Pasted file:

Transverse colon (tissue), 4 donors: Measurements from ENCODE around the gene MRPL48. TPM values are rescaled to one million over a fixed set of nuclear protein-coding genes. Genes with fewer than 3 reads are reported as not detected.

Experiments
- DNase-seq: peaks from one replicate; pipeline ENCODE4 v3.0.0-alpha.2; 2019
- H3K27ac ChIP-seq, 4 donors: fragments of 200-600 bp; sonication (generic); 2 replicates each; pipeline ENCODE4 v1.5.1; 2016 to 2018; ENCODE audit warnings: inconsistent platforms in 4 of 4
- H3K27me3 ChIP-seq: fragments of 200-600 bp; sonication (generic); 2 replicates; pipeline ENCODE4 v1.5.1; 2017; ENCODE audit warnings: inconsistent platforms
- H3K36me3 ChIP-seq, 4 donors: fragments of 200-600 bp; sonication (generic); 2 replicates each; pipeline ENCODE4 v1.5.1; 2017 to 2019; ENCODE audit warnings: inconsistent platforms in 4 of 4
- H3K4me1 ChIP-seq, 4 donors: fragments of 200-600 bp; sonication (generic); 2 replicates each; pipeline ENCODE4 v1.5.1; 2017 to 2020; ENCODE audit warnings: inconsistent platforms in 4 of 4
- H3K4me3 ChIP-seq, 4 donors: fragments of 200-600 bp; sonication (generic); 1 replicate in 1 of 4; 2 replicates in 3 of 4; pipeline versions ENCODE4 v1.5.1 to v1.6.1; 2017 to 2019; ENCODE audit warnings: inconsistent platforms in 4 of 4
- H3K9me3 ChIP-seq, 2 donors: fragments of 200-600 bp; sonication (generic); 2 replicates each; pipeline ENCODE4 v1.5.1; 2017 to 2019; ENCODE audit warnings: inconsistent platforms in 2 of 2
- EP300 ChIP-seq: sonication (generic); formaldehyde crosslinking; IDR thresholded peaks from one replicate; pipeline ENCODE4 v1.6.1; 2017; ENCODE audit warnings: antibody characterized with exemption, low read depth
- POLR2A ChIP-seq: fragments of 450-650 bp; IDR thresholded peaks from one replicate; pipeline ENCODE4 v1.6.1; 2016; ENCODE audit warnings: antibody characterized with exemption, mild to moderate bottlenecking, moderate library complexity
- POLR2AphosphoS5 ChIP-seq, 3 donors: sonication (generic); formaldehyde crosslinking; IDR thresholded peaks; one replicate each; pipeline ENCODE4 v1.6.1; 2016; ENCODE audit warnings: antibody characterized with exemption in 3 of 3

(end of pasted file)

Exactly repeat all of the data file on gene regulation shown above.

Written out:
Transverse colon (tissue), 4 donors: Measurements from ENCODE around the gene MRPL48. TPM values are rescaled to one million over a fixed set of nuclear protein-coding genes. Genes with fewer than 3 reads are reported as not detected.

Experiments
- DNase-seq: peaks from one replicate; pipeline ENCODE4 v3.0.0-alpha.2; 2019
- H3K27ac ChIP-seq, 4 donors: fragments of 200-600 bp; sonication (generic); 2 replicates each; pipeline ENCODE4 v1.5.1; 2016 to 2018; ENCODE audit warnings: inconsistent platforms in 4 of 4
- H3K27me3 ChIP-seq: fragments of 200-600 bp; sonication (generic); 2 replicates; pipeline ENCODE4 v1.5.1; 2017; ENCODE audit warnings: inconsistent platforms
- H3K36me3 ChIP-seq, 4 donors: fragments of 200-600 bp; sonication (generic); 2 replicates each; pipeline ENCODE4 v1.5.1; 2017 to 2019; ENCODE audit warnings: inconsistent platforms in 4 of 4
- H3K4me1 ChIP-seq, 4 donors: fragments of 200-600 bp; sonication (generic); 2 replicates each; pipeline ENCODE4 v1.5.1; 2017 to 2020; ENCODE audit warnings: inconsistent platforms in 4 of 4
- H3K4me3 ChIP-seq, 4 donors: fragments of 200-600 bp; sonication (generic); 1 replicate in 1 of 4; 2 replicates in 3 of 4; pipeline versions ENCODE4 v1.5.1 to v1.6.1; 2017 to 2019; ENCODE audit warnings: inconsistent platforms in 4 of 4
- H3K9me3 ChIP-seq, 2 donors: fragments of 200-600 bp; sonication (generic); 2 replicates each; pipeline ENCODE4 v1.5.1; 2017 to 2019; ENCODE audit warnings: inconsistent platforms in 2 of 2
- EP300 ChIP-seq: sonication (generic); formaldehyde crosslinking; IDR thresholded peaks from one replicate; pipeline ENCODE4 v1.6.1; 2017; ENCODE audit warnings: antibody characterized with exemption, low read depth
- POLR2A ChIP-seq: fragments of 450-650 bp; IDR thresholded peaks from one replicate; pipeline ENCODE4 v1.6.1; 2016; ENCODE audit warnings: antibody characterized with exemption, mild to moderate bottlenecking, moderate library complexity
- POLR2AphosphoS5 ChIP-seq, 3 donors: sonication (generic); formaldehyde crosslinking; IDR thresholded peaks; one replicate each; pipeline ENCODE4 v1.6.1; 2016; ENCODE audit warnings: antibody characterized with exemption in 3 of 3